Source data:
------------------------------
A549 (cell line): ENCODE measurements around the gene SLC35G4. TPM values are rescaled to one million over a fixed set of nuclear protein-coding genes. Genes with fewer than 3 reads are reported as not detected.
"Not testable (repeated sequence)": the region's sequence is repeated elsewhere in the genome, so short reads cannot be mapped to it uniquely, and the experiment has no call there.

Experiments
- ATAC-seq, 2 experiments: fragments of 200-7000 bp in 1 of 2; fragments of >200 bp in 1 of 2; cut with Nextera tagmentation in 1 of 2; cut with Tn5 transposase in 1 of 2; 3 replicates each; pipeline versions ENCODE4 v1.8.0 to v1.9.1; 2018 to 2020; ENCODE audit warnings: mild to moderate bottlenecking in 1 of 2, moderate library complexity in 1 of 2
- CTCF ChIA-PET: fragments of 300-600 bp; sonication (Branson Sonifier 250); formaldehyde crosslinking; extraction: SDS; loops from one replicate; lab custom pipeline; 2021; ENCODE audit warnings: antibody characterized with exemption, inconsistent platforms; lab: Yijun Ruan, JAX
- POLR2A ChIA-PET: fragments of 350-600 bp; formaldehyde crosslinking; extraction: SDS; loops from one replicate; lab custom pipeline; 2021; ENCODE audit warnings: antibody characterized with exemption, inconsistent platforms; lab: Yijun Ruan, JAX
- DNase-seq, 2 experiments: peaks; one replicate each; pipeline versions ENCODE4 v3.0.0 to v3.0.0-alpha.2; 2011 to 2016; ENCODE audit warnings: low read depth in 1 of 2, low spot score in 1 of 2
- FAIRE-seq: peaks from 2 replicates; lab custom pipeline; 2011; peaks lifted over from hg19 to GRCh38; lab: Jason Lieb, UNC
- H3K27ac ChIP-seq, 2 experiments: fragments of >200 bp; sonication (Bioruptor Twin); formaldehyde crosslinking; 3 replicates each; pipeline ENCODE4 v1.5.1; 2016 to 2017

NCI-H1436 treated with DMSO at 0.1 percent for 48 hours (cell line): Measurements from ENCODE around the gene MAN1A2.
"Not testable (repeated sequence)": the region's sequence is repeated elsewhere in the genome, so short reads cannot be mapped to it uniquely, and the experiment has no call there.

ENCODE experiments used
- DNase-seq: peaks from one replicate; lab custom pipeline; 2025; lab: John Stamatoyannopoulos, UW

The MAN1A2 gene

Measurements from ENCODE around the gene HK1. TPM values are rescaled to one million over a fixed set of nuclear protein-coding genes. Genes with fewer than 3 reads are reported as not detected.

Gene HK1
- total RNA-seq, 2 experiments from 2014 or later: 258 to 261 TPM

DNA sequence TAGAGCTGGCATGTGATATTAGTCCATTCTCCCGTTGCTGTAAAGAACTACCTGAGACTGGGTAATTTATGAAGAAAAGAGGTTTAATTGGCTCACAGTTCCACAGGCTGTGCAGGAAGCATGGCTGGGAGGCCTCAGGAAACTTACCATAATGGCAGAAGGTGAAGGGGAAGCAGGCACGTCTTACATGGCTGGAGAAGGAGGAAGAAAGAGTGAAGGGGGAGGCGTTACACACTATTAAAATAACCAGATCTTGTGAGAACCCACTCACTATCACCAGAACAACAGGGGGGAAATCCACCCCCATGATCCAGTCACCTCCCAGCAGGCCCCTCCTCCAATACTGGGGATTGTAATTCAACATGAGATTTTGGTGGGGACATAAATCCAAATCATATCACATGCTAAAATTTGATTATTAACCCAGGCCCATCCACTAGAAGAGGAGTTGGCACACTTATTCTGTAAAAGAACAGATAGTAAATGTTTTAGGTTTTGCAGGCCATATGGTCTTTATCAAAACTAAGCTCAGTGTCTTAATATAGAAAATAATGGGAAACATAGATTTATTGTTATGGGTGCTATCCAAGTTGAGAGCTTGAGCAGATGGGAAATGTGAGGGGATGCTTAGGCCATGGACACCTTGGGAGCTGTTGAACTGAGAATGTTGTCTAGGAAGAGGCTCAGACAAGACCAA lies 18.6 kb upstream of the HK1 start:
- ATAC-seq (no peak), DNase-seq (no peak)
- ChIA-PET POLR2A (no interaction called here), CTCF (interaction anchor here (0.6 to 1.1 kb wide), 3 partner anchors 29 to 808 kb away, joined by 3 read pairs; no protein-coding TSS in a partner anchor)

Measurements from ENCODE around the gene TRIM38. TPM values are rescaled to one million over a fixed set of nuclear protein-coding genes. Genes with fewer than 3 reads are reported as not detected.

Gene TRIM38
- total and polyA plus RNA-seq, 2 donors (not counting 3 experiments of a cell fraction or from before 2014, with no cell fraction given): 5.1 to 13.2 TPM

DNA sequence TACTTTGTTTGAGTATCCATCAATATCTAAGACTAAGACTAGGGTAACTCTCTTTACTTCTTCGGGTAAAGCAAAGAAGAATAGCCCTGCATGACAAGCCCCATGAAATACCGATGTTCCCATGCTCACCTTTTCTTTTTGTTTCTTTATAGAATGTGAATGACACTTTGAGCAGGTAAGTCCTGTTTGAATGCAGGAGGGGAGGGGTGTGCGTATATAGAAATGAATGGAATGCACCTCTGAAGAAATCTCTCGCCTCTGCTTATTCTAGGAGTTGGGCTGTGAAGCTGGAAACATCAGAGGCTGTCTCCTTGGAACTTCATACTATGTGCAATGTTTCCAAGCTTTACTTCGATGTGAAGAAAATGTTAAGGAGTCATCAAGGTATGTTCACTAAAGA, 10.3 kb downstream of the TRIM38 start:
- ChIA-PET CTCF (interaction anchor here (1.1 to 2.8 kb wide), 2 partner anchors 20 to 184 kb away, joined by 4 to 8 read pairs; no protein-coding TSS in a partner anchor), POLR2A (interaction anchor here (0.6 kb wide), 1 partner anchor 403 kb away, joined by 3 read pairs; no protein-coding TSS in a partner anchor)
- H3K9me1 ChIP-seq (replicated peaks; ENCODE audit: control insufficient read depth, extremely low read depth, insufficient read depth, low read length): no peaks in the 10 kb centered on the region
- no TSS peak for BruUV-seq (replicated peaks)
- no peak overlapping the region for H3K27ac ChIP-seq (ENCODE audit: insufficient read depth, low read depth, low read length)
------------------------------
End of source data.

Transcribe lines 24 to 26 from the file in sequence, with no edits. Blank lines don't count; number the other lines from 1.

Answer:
DNA sequence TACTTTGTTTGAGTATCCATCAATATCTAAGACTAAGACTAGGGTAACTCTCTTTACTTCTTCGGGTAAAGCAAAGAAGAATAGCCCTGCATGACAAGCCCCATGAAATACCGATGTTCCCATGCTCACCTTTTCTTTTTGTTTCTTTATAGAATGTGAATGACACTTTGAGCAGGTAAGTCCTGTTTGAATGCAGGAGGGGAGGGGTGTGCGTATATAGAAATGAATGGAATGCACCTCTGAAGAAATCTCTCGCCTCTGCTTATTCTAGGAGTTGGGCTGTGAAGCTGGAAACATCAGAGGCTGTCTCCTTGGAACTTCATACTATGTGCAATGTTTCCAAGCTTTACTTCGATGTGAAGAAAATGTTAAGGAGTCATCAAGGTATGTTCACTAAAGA, 10.3 kb downstream of the TRIM38 start:
- ChIA-PET CTCF (interaction anchor here (1.1 to 2.8 kb wide), 2 partner anchors 20 to 184 kb away, joined by 4 to 8 read pairs; no protein-coding TSS in a partner anchor), POLR2A (interaction anchor here (0.6 kb wide), 1 partner anchor 403 kb away, joined by 3 read pairs; no protein-coding TSS in a partner anchor)
- H3K9me1 ChIP-seq (replicated peaks; ENCODE audit: control insufficient read depth, extremely low read depth, insufficient read depth, low read length): no peaks in the 10 kb centered on the region